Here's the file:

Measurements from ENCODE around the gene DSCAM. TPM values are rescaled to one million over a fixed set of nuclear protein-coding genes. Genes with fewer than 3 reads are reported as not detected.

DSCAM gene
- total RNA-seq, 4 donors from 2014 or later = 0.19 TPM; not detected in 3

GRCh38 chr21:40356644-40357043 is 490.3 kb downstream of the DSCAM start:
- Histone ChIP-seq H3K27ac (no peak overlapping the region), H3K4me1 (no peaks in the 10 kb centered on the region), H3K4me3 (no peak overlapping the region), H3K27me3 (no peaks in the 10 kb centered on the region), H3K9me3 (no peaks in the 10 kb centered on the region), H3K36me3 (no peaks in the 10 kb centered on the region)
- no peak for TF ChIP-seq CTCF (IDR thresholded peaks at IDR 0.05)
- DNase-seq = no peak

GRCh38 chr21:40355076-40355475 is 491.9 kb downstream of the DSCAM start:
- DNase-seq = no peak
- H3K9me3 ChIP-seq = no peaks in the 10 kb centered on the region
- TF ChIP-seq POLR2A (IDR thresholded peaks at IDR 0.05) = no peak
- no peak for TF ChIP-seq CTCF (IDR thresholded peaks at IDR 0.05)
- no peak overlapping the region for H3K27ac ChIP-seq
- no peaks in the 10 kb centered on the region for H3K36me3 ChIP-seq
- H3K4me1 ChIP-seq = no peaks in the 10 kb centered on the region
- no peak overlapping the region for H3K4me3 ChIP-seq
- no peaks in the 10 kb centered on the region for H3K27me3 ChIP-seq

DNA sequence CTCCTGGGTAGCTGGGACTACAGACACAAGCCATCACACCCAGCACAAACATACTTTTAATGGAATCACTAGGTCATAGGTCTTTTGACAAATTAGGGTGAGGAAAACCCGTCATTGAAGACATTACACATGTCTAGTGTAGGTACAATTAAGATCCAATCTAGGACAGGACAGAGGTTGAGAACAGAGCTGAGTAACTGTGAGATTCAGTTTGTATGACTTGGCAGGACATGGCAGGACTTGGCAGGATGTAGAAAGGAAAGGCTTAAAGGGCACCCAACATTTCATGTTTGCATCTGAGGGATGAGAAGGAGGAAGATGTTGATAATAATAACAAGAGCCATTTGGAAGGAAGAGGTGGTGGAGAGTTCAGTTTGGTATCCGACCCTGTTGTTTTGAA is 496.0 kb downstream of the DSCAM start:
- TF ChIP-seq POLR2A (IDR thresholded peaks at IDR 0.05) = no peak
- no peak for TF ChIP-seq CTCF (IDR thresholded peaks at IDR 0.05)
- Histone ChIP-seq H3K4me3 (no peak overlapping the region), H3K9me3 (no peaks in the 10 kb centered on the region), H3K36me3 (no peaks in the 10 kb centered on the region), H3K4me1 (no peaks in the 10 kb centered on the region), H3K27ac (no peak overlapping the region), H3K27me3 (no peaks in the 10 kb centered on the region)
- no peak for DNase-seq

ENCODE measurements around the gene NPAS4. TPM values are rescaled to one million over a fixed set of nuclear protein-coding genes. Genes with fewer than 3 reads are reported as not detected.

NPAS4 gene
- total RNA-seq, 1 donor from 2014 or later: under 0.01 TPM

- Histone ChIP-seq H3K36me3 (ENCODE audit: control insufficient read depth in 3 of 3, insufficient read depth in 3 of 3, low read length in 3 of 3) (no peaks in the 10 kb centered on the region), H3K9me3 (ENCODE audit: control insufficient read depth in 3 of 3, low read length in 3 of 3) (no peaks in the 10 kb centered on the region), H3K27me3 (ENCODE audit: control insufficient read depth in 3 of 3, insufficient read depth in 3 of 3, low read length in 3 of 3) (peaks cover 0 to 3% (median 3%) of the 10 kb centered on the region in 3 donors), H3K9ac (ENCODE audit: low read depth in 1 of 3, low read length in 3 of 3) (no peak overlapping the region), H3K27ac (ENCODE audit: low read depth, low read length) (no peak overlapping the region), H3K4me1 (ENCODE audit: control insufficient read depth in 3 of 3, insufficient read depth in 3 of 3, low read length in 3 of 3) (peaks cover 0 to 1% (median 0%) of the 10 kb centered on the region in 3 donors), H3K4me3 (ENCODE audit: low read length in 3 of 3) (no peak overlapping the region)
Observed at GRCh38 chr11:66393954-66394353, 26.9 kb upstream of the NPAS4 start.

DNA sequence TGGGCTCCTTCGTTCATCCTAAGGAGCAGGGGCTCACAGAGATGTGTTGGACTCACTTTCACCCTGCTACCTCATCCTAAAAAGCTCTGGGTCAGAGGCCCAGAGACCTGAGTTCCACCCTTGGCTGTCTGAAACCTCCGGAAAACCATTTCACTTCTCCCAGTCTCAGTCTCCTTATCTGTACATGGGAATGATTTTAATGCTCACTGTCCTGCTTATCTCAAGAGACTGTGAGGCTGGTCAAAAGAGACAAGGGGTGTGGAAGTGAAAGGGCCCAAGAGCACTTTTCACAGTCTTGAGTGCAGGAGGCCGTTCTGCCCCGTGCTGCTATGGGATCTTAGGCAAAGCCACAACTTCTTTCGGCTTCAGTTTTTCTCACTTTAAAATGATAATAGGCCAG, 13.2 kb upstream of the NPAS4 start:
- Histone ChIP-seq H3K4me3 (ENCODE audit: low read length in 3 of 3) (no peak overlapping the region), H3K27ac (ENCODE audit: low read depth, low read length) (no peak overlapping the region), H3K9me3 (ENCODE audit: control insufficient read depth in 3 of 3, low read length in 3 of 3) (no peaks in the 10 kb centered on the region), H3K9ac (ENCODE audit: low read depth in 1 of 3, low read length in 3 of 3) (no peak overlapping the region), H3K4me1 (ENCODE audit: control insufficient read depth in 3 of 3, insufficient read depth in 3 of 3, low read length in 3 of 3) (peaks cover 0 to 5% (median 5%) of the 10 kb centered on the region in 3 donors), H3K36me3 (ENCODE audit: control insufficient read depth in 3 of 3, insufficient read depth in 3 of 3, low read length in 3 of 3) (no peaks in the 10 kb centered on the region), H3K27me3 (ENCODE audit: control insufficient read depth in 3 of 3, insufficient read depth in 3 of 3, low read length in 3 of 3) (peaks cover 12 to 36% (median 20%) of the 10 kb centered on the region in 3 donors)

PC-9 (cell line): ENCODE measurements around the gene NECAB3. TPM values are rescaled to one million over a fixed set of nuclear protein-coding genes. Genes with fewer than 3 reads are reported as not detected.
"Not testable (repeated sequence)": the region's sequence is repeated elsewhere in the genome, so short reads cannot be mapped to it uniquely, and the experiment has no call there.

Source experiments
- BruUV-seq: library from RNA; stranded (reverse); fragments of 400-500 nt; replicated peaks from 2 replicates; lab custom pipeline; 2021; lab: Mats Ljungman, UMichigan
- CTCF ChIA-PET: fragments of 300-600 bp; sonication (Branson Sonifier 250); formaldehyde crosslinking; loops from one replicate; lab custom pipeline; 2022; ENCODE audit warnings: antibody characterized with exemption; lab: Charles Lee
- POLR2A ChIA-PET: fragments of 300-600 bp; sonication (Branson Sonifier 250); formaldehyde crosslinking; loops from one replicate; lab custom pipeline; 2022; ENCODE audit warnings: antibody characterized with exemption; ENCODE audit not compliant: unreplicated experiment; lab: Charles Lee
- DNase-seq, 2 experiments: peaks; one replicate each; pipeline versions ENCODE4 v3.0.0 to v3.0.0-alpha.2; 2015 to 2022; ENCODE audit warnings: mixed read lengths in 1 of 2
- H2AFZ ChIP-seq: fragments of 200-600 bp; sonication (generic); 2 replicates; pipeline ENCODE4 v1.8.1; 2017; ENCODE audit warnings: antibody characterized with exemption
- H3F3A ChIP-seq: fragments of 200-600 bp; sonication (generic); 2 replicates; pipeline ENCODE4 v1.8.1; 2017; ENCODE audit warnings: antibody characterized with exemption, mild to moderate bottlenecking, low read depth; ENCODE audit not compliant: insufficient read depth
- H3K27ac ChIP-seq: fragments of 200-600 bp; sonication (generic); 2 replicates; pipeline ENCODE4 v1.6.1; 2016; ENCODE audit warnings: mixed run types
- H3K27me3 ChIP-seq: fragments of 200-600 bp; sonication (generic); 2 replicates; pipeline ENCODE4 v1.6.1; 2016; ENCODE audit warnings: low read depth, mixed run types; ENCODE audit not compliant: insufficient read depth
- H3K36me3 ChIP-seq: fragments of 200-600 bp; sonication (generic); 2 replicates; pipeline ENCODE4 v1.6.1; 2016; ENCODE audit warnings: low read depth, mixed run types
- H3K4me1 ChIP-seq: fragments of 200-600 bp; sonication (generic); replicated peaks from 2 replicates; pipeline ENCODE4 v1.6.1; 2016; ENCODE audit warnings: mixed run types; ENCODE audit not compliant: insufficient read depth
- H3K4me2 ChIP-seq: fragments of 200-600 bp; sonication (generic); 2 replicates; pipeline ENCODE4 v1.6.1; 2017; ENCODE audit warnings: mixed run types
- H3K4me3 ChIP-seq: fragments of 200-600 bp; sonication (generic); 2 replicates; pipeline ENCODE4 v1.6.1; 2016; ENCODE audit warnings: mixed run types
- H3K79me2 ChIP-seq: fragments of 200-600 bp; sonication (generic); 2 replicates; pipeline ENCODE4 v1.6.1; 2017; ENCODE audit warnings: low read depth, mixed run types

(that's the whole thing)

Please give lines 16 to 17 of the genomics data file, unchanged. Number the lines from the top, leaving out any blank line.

- no peak overlapping the region for H3K4me3 ChIP-seq
- no peaks in the 10 kb centered on the region for H3K27me3 ChIP-seq